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HIV-Related Conditions

Prevention Task Force Recommends Wider Bone Screening for Older Women

The U.S. Preventive Services Task Force (USPSTF) this week issued revised guidelines, published in the January 17, 2011, advance online edition of Annals of Internal Medicine, recommending that all women age 65 and older should be screened for bone loss, along with younger women -- and presumably men -- who have equivalent risk. HIV and its treatment may raise the likelihood of bone loss, and experts recently recommended earlier bone screening for HIV positive women and men.

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Elevated Triglyceride Level Increases Likelihood of Peripheral Neuropathy

HIV positive people with higher blood triglyceride levels are more likely to develop peripheral sensory neuropathy, or nerve damage, according to a study described in the January 14, 2011 issue of AIDS. Investigators suggested that the relationship might be due to changes in mitochondria function associated with elevated triglycerides.

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AIDS 2010: Majority of HIV Positive People on Antiretroviral Therapy May Have Reduced Bone Density

About half of people with HIV taking antiretroviral therapy (ART) in a Spanish study had low bone mineral density, and another quarter had more severe bone loss, researchers reported at the XVIII International AIDS Conference (AIDS 2010) last month in Vienna. This study found that bone loss was associated with use of tenofovir and protease inhibitors, a finding also supported by results of the ACTG 5142 trial in the U.S.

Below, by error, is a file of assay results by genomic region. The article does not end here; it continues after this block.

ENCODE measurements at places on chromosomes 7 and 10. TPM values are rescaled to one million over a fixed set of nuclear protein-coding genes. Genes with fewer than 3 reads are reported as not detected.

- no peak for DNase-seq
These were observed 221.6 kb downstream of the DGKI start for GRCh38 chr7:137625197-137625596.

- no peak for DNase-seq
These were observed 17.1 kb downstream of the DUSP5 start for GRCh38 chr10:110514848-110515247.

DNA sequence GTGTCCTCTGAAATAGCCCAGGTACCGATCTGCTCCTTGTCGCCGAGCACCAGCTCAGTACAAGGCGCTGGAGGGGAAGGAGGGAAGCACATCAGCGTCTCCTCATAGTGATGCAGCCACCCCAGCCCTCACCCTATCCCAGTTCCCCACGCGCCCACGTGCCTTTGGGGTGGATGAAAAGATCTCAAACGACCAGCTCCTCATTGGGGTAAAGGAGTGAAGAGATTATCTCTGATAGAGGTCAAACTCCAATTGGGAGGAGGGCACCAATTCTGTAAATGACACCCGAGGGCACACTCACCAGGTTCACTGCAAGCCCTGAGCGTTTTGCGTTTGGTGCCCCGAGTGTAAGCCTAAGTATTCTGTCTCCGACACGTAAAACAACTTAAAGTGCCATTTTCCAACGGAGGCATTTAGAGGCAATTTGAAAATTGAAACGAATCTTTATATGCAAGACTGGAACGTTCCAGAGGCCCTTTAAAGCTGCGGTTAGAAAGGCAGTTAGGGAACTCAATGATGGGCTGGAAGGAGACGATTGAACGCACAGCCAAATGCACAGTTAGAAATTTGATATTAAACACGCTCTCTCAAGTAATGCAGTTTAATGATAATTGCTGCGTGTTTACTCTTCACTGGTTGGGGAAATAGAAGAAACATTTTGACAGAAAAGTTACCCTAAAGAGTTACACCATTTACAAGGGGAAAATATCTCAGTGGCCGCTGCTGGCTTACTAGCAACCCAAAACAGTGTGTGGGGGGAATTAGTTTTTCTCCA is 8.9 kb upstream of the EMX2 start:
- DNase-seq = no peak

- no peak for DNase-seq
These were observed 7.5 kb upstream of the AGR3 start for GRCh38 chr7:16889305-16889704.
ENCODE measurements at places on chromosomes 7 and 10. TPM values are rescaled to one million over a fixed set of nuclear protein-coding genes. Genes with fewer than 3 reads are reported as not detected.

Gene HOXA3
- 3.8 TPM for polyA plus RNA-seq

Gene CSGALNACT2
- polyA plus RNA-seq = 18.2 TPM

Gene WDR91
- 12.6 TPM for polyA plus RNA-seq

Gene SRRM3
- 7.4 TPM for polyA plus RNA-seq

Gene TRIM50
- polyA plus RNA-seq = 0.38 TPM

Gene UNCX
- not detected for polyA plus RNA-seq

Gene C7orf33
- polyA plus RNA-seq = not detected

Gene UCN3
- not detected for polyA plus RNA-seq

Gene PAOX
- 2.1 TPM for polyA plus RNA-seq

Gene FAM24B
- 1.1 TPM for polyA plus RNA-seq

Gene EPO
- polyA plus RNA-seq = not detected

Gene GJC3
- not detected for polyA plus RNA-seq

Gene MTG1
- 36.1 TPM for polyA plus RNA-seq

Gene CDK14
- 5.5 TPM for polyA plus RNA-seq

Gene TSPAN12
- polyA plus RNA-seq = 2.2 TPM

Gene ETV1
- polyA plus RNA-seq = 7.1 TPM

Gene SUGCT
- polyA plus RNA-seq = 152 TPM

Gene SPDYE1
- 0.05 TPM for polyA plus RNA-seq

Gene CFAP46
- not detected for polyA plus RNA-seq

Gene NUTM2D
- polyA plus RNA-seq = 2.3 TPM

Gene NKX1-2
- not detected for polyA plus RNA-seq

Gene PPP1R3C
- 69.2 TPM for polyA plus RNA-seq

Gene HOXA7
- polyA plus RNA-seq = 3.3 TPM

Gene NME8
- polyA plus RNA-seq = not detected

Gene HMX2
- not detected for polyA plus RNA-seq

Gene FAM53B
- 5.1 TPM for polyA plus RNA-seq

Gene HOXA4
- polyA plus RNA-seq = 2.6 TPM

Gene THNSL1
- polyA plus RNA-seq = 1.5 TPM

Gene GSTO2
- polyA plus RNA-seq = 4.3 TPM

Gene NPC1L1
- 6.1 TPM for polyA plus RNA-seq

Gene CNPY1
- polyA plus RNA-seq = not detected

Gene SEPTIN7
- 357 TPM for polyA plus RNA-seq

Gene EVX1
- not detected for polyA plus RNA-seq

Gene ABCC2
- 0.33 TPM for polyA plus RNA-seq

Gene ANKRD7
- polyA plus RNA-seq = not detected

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Risk Factors for Cancer Mortality among People with HIV

HIV positive people on antiretroviral therapy are more likely to die after cancer diagnosed if they have poor immune function as indicated by a low CD4 T-cell count or are unable to achieve undetectable viral load, according to a study published in the December 14, 2010 advance online edition of AIDS. Regular cancer screening starting at a younger age and prompt treatment could help improve survival in this population, investigators advised.

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Can Morphine Help Protect the Brain against HIV Neurotoxicity and Cognitive Impairment?

Morphine, a drug derived from opium poppies that relieves pain and often triggers addiction, may help protect the brain from damage due to HIV by interfering with the virus' ability to enter cells, according to a study in mice reported last week at the annual meeting of the Society of NeuroImmune Pharmacology. The researchers emphasized that people should not use morphine or similar drugs like heroin to protect the brain, but suggested these findings may offer clues for designing future therapies to prevent neurocognitive impairment in people with HIV.

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People with HIV Have Increased Bone Fracture Risk

HIV positive people in the HIV Outpatient Study were more likely to sustain bone fractures compared with the general population of the same age, according to a study described in the March 10, 2011, advance online edition of Clinical Infectious Diseases. In addition to known factors including hepatitis C coinfection, lowest-ever CD4 cell count was identified as a new risk factor for bone breaks.